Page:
On the individual side, the current seven tax brackets would be shrunk to four, set at 12 percent, 25 percent, 35 percent, and 39.6 percent. Most, but not all, taxpayers would see a cut in their tax rates. The standard deduction would be virtually doubled, but personal exemptions would be eliminated.

And the death tax is restricted further for the next six years, with a doubling of the current threshold to $11 million, and is eliminated entirely after six years.

In order to offset the loss of revenue, the reform proposal eliminates or restricts many deductions. The mortgage interest deduction, for instance, which currently allows a deduction for mortgage interest up to $1 million, would be halved, to $500,000. That’s got both the National Association of Homebuilders and the National Association of Realtors opposed to the current draft, because they believe it will negatively impact the housing industry.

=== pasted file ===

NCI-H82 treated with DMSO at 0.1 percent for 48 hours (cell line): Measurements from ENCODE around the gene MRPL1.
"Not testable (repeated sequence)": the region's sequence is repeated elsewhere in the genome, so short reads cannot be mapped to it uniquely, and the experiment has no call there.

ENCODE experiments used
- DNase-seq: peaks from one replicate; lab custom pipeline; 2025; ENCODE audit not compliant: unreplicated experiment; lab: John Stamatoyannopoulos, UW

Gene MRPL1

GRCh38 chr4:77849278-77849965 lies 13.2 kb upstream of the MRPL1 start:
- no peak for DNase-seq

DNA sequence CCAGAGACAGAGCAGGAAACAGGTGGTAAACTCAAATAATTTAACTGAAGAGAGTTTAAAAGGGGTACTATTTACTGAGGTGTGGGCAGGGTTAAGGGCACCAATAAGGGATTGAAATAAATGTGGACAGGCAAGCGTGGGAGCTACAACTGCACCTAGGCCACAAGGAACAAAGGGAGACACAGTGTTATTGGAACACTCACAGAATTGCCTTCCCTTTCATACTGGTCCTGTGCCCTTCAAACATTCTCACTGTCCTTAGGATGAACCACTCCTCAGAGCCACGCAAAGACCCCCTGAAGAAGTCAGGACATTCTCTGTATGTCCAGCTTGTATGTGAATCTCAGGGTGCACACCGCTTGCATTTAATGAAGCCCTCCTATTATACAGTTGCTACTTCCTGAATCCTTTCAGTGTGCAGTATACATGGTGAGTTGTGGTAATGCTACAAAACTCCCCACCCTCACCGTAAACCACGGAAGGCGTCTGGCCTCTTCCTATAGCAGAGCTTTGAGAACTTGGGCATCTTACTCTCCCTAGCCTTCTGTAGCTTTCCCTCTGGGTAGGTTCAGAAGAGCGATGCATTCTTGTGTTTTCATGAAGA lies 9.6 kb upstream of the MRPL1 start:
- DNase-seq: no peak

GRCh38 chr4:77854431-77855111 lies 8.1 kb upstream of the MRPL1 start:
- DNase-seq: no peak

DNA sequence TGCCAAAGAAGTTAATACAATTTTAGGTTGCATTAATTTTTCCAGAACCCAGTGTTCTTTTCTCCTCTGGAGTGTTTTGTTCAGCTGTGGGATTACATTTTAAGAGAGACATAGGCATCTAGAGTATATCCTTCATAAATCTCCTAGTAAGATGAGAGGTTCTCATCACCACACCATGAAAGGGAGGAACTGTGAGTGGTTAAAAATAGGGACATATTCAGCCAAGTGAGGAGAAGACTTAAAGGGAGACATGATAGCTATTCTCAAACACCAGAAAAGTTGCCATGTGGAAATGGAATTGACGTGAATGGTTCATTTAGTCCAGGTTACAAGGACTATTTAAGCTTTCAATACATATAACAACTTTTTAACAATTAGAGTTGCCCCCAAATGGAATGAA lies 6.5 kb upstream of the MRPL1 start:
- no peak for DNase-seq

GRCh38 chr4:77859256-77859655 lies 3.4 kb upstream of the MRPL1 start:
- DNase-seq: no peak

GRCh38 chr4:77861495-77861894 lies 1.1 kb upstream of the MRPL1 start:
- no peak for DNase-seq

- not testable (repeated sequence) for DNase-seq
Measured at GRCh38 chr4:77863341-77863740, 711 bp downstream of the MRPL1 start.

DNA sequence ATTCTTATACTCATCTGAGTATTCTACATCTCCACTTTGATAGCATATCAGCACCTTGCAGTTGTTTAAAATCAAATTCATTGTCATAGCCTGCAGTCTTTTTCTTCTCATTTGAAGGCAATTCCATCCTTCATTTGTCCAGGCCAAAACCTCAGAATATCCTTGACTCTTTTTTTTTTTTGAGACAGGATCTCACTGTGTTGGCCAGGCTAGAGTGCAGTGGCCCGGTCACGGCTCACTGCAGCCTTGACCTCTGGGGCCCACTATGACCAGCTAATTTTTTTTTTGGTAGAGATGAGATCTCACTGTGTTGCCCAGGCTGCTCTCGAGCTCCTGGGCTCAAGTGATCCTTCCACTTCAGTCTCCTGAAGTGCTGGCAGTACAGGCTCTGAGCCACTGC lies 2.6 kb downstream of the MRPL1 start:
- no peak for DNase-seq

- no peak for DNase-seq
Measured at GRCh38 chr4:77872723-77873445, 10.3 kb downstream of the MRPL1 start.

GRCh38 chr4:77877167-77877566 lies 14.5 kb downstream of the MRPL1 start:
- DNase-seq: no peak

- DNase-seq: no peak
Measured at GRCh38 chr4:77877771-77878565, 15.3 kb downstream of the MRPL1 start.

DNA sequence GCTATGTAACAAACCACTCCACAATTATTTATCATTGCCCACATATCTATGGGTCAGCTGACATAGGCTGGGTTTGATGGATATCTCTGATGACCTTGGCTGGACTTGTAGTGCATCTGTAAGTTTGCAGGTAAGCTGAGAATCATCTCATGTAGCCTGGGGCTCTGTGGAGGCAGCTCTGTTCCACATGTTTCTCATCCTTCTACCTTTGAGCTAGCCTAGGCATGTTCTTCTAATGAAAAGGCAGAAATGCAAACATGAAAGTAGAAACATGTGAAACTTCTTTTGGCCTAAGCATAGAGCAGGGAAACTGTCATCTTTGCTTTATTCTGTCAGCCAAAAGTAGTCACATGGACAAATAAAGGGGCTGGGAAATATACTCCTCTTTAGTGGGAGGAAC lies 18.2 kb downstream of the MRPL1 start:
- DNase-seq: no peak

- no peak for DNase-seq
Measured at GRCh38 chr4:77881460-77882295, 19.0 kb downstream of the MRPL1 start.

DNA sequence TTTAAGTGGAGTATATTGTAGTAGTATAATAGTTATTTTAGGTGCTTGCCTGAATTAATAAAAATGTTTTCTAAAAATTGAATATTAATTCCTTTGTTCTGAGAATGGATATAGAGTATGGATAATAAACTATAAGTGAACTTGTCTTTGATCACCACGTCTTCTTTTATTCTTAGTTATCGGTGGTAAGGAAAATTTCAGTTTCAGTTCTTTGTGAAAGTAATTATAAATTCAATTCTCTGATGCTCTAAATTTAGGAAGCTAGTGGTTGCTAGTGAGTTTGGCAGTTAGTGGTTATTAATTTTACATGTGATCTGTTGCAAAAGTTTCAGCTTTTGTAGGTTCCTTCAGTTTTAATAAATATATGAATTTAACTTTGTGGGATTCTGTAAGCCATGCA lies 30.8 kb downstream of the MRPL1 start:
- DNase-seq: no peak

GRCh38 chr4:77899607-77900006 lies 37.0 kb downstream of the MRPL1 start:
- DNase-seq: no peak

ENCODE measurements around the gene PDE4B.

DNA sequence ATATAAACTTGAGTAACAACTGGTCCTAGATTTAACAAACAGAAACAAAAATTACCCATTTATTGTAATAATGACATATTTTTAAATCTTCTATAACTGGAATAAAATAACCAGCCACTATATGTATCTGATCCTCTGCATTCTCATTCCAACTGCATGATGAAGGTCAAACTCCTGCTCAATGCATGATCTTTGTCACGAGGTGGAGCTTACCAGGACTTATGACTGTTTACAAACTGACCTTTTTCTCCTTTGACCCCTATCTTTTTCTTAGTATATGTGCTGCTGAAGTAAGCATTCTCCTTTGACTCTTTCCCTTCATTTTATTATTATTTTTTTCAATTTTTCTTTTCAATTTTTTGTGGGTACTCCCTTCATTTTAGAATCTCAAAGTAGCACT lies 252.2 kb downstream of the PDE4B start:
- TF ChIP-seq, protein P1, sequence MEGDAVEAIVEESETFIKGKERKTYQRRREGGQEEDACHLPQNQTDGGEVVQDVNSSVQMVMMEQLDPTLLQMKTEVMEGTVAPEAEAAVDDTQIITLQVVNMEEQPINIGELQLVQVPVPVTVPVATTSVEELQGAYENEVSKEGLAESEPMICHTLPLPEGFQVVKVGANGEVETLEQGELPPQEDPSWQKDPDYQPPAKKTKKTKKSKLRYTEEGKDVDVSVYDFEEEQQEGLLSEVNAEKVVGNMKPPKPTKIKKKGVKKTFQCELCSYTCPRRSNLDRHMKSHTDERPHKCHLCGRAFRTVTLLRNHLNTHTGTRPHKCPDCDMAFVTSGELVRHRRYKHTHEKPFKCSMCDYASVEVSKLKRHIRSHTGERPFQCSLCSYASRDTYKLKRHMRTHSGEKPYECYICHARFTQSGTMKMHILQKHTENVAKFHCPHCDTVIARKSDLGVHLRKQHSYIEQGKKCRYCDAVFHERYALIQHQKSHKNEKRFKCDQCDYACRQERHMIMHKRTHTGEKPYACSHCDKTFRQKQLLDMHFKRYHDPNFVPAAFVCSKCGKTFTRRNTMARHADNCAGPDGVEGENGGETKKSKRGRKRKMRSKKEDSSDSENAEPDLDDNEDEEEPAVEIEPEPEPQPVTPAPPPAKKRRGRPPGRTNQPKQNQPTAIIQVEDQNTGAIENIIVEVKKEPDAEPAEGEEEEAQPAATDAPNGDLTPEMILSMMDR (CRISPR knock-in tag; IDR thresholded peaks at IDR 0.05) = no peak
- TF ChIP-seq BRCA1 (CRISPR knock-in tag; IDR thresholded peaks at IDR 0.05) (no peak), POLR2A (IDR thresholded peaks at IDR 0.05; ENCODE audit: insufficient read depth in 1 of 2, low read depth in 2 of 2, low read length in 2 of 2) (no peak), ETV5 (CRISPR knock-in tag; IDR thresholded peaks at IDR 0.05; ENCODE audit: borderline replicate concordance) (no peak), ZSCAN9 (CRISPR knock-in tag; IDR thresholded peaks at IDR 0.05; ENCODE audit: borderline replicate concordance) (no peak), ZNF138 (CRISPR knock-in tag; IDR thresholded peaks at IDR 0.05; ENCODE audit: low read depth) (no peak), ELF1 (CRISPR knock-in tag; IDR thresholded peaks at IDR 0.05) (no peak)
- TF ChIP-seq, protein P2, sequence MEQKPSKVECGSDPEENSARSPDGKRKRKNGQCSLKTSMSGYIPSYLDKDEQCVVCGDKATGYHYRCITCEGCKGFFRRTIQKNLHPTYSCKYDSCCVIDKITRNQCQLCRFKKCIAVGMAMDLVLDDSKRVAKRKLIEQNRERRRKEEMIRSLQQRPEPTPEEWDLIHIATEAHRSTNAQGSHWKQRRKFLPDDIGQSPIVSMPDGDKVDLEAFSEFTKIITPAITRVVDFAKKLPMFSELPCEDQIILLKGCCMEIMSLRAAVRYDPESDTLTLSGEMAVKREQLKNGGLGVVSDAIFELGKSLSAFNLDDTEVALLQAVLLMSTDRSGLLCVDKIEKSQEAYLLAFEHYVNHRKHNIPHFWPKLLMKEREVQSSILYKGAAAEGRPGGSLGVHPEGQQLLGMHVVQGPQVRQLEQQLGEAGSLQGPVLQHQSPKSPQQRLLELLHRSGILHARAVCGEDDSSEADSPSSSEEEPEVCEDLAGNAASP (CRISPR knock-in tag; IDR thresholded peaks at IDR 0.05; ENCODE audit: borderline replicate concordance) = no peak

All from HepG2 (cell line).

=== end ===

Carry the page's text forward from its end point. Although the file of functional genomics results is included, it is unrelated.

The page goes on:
The current deduction for state and local taxes – which has the effect of taking money from lower- and middle-income taxpayers in fiscally frugal states and subsidizing higher-income taxpayers in big-spending states – would be restricted, so that up to $10,000 in property taxes could be deducted, but not state and local income or sales taxes.

Rep. Tom Rice of SC is trying to get an amendment added during the markup session this week that would address concerns generated by current law treatment of contractors who work for companies like Uber, Postmates, and GrubHub. His amendment – actually a stand-alone law he’s drafted, called the NEW GIG Act, sponsored in the Senate by John Thune of SD – would end the Obama Administration’s attacks against the business model of the gig economy by making clear that these workers are classified properly as “contractors,” and not “employees,” and easing their tax filing burden by allowing for withholding of estimated taxes on their 1099 forms. That seems to make sense, and it could provide billions of dollars in tax revenue that can be used to offset rate cuts elsewhere.